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Homepage > Publication Type > Media Releases > Marching in Circles: Egypt's Dangerous Second Transition

Marching in Circles: Egypt's Dangerous Second Transition

Cairo/Brussels   |   7 Aug 2013

Nearly two-and-half years after Hosni Mubarak’s overthrow, Egypt is embarking on a transition in many ways disturbingly like the one it just experienced, only with different actors at the helm and far more fraught and violent.

Egypt
“The most likely path today is heightened confrontation amid political paralysis. It will take a herculean effort to break out of this cycle; most of all, it will require all parties to go against type and act against their natural instincts”.
Peter Harling, Crisis Group’s Senior Middle East Adviser

In its latest briefing, Marching in Circles: Egypt’s Dangerous Second Transition, the International Crisis Group examines the current crisis. Polarisation between supporters and opponents of ousted President Mohamed Morsi is such that one can only fear more bloodshed; the military appears convinced it has a popular mandate to turn the page on Islamist rule; the Muslim Brotherhood, aggrieved by what it sees as the unlawful overturn of its democratic mandate, seems persuaded it can recover by holding firm. Urgent, simultaneous measures are needed to end the violence, reintegrate the Brotherhood in the political arena and define a more consensual roadmap.

The briefing’s major findings and recommendations are:

  • Morsi’s administration treated a fragile, emerging political order as if it were long established and electoral results as dispositive in a country where public sentiment is fickle and trust in the ballot box scant. This approach, it thought, would allow it to impose its agenda without need for cross-partisan support. This turned out to be a monumental misreading. But as their opponents revel in the Brothers’ demise, they court the same mistake.
  • As a first step, Morsi and other Brotherhood figures detained for political reasons since 3 July should be released. Their continued imprisonment is not only a rallying cry for demonstrators; it also deprives any putative dialogue of key representative interlocutors.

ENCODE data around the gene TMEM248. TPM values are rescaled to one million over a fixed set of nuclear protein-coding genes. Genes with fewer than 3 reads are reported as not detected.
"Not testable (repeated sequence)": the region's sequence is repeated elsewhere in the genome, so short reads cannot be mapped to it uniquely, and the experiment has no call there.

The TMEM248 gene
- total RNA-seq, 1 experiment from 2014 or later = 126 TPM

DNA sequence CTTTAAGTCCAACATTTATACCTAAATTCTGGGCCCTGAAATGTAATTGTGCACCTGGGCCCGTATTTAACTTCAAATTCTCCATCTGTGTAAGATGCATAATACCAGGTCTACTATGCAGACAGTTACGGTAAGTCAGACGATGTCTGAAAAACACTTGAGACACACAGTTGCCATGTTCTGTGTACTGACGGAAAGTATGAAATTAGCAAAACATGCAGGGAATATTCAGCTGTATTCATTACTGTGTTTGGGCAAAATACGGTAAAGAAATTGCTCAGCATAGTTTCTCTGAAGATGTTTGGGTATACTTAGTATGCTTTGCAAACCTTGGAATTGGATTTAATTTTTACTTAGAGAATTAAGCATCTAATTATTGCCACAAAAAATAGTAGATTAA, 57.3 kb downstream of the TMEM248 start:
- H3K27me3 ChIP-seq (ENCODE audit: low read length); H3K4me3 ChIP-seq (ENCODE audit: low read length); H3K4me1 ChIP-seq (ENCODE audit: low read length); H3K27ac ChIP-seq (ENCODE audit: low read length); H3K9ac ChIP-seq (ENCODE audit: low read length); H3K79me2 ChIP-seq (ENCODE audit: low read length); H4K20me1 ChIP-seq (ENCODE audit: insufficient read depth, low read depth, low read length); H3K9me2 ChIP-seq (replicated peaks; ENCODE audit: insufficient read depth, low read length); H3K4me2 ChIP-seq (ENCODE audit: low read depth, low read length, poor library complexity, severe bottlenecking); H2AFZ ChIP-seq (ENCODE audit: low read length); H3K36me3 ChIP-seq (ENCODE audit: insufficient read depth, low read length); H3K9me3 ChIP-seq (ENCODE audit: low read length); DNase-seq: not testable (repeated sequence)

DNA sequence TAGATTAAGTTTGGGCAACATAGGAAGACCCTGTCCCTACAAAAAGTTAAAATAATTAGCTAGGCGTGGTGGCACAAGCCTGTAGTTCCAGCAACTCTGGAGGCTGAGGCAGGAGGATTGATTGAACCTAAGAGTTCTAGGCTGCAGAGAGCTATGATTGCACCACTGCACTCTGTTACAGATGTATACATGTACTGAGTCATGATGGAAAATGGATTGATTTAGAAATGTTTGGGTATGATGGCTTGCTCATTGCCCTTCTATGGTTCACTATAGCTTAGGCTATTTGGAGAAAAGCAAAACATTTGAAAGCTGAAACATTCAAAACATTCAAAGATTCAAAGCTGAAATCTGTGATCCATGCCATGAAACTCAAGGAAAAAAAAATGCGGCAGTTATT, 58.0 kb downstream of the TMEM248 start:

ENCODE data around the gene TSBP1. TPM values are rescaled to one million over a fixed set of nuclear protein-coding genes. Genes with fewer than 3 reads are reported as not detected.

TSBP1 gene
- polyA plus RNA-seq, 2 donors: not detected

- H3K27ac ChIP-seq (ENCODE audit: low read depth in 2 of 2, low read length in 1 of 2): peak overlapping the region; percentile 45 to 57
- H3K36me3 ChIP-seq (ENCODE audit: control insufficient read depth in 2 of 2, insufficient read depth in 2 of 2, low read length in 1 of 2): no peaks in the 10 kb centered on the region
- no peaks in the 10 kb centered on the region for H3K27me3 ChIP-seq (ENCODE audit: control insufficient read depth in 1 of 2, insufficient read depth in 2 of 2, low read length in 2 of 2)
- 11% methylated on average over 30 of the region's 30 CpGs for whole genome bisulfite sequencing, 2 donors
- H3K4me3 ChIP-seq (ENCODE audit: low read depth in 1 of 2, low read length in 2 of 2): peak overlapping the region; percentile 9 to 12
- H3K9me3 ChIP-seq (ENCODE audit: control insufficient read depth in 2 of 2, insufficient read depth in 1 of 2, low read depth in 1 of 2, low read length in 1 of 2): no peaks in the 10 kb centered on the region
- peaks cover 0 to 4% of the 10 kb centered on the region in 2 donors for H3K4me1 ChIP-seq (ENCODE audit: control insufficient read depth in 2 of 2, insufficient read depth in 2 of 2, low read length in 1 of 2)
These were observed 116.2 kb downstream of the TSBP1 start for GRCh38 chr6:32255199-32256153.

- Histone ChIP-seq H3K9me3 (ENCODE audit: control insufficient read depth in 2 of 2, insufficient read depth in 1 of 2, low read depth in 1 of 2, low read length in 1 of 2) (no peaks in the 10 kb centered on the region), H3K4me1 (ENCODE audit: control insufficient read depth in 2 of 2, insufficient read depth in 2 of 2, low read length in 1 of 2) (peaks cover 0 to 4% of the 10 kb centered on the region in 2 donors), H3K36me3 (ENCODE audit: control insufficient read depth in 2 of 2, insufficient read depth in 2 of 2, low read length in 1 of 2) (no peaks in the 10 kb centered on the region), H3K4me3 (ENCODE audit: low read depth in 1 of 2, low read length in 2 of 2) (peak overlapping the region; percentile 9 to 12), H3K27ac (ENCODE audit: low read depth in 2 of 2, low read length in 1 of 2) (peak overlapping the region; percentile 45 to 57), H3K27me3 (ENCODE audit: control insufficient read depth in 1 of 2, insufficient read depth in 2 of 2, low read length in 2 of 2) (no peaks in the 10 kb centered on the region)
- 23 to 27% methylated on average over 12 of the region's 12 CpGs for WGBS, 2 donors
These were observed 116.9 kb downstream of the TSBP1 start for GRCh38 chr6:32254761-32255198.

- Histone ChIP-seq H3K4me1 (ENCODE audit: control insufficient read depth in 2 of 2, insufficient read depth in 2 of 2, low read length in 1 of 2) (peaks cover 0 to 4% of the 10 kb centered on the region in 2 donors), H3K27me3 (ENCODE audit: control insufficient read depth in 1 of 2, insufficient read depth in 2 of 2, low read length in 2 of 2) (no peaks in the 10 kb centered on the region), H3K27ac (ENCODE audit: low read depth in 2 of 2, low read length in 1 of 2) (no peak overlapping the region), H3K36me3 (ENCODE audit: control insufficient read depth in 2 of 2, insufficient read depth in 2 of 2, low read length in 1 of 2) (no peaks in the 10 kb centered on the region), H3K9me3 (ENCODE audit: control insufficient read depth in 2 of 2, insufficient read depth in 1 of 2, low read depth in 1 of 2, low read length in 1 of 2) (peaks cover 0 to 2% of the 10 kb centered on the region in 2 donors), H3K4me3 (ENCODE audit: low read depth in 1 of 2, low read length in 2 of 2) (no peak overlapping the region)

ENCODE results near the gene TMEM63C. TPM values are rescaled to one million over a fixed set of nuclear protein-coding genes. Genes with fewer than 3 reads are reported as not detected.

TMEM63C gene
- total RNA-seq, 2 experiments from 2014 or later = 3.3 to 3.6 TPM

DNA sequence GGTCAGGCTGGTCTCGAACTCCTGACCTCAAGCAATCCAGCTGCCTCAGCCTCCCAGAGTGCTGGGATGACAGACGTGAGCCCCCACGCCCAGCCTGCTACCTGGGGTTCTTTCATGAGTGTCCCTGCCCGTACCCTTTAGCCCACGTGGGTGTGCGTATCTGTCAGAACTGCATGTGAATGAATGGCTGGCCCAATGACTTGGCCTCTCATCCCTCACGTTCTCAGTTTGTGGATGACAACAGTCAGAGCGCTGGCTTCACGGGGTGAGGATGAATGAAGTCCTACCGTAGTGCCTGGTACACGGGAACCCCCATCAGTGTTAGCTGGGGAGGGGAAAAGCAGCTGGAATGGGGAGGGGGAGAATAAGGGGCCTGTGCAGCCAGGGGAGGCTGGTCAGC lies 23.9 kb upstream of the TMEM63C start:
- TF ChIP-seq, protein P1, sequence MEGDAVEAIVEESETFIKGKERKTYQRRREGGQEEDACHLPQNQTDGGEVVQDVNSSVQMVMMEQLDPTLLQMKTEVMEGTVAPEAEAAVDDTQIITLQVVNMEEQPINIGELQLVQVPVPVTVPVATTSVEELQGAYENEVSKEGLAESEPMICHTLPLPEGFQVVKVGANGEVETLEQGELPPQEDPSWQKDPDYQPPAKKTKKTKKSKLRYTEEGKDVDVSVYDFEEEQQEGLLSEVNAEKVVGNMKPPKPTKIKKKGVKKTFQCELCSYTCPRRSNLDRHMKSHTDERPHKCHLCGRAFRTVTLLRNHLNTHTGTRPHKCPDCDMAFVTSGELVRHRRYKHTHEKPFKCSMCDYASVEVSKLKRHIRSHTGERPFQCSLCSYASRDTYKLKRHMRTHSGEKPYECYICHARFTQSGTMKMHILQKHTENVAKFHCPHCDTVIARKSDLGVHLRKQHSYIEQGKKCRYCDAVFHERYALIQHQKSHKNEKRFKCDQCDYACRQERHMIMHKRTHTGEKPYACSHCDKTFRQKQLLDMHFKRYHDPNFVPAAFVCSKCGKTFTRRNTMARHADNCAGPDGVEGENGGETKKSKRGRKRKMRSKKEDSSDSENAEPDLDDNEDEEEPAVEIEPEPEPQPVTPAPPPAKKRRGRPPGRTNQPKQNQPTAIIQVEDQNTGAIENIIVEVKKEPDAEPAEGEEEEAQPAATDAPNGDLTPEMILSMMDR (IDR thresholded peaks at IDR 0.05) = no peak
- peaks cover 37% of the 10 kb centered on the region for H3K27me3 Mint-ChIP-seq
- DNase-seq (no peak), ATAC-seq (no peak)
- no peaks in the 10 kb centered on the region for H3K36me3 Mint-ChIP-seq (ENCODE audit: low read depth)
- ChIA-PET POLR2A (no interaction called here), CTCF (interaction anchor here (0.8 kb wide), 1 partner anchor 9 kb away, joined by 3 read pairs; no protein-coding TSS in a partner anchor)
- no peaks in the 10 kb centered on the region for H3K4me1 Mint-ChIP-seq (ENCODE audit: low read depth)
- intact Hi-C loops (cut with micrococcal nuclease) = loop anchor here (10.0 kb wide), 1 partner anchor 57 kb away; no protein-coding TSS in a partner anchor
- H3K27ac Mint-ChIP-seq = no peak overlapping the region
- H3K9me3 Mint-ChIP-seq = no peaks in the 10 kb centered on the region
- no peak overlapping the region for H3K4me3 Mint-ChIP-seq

• Politicians and security forces should agree on immediate de-escalation by restricting (not banning) protests; ending politicised arrests and security crackdowns; and curbing incendiary rhetoric.
  • If a national dialogue is to have any chance of restoring a more normal climate, it will have to be broadly inclusive and empowered; optimally, it should be facilitated by a credible third party, such as the European Union. The purpose would be to agree both on a process for amending the constitution and on a political pact guaranteeing civilian, majority rule while protecting minority rights.
  • Washington and Brussels should seek to make full use of their diplomatic clout to rally regional allies behind what is the international community’s recurrently stated goal: ending the violence on Egypt’s streets and restoring an inclusive political process as soon as possible.

“The temptation to score a decisive victory, yesterday contemplated by the Islamists, today by their foes, is understandable”, says Yasser El-Shimy, Crisis Group’s Egypt Analyst. “Only this time, the cost of failure could well include political violence at a level not experienced by Egypt since the 1990s”.

“No political actor is powerful or popular enough to unilaterally dominate the post-2011 system,” says Peter Harling, Crisis Group’s Senior Middle East Adviser. “The most likely path today is heightened confrontation amid political paralysis. It will take a herculean effort to break out of this cycle; most of all, it will require all parties to go against type and act against their natural instincts”.

 
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